Covering letters are a pain, aren’t they? I can remember stressing for hours, days even, over them. I’d get friends and family to look over them for me, suggesting improvements and correcting my basic spelling errors. Yet, for ages, I didn’t get any replies. It felt like employers weren’t even looking at my cover letters. What I needed was some good advice about how to write a cover letter that would make employers reply. And that’s exactly what I’ve found online for you. The following are some articles about how to write a cover letter that employers will actually read:
Prospects and Reed both have a guide to writing a cover letter that breaks it down paragraph by paragraph. They’re a really useful as a starting point if you’re completely at a loss as to what to write and there’s some examples of good cover letters too.
Cosmo have also offered their advice on how to write a good cover letter – they’ve even included some advice from their features team about what they look for in cover letters.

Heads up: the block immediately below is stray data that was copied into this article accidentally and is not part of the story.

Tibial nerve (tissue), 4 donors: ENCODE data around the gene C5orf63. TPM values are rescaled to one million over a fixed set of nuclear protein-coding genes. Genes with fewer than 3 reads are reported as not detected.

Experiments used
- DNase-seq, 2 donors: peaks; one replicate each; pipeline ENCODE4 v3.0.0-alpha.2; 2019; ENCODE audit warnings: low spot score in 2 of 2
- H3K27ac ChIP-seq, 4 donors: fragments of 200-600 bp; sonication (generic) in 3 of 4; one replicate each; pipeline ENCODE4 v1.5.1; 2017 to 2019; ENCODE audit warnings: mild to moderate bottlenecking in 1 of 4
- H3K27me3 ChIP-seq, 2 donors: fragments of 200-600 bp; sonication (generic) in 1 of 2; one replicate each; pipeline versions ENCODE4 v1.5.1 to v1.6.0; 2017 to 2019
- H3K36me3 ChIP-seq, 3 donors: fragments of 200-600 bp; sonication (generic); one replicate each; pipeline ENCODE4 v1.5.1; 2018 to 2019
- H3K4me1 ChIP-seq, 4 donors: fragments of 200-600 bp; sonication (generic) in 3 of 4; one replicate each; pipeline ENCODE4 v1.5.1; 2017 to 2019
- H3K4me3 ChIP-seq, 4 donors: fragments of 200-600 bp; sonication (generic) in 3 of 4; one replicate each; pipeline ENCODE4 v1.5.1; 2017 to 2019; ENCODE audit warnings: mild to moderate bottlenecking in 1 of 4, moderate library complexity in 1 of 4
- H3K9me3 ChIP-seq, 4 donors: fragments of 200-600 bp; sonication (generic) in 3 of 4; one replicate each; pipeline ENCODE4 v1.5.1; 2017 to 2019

The Guardian Careers site has created three examples of standard cover letters. One for when you’re applying for an advertised job. One for when you’re sending in a speculative application. And one that’s a bit more creative. Obviously, it’s not a very good idea to just send out a standard letter for every job application, but these could offer some much needed inspiration.
Just in case you’re still a bit confused about cover letters. Those helpful folks over at Ideas Tap have compiled five common mistakes made in cover letters. Check it out.
If you liked this article, why not have a look at…
- Six cover letter mistakes to avoid
- What to put in your cover letter and CV
- Five reasons your application may have been rejected
- The CV round-up: the best CV tips from around the web